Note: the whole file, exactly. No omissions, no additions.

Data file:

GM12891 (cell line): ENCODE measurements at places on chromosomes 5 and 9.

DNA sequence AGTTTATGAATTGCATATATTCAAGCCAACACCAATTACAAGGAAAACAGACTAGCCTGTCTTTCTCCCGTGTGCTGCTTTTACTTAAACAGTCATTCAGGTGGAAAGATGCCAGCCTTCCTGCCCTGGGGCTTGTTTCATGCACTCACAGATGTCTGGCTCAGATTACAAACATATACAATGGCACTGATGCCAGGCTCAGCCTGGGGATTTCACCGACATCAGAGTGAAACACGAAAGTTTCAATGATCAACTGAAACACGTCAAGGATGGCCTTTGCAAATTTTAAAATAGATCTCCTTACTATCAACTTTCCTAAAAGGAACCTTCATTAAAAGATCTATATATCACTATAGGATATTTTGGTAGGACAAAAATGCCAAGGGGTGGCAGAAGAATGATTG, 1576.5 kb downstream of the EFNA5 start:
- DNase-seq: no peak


GM12891 (cell line): ENCODE measurements at places on chromosomes 5 and 9.

DNA sequence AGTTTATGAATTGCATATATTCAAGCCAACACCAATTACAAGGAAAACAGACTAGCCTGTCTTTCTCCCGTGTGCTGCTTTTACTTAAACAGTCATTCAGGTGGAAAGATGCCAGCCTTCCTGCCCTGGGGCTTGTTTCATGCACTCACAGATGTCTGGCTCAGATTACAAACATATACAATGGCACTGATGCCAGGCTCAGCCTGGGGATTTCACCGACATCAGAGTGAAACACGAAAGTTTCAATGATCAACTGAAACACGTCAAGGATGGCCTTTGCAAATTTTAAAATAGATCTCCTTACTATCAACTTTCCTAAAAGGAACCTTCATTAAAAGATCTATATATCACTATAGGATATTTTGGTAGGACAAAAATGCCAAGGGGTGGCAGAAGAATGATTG, 1576.5 kb downstream of the EFNA5 start:
- DNase-seq: no peak